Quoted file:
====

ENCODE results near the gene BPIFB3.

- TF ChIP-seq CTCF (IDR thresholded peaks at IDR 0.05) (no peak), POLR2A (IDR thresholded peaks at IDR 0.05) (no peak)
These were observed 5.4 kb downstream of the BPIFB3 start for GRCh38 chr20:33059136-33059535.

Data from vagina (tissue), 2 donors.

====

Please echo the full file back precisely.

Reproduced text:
ENCODE results near the gene BPIFB3.

- TF ChIP-seq CTCF (IDR thresholded peaks at IDR 0.05) (no peak), POLR2A (IDR thresholded peaks at IDR 0.05) (no peak)
These were observed 5.4 kb downstream of the BPIFB3 start for GRCh38 chr20:33059136-33059535.

Data from vagina (tissue), 2 donors.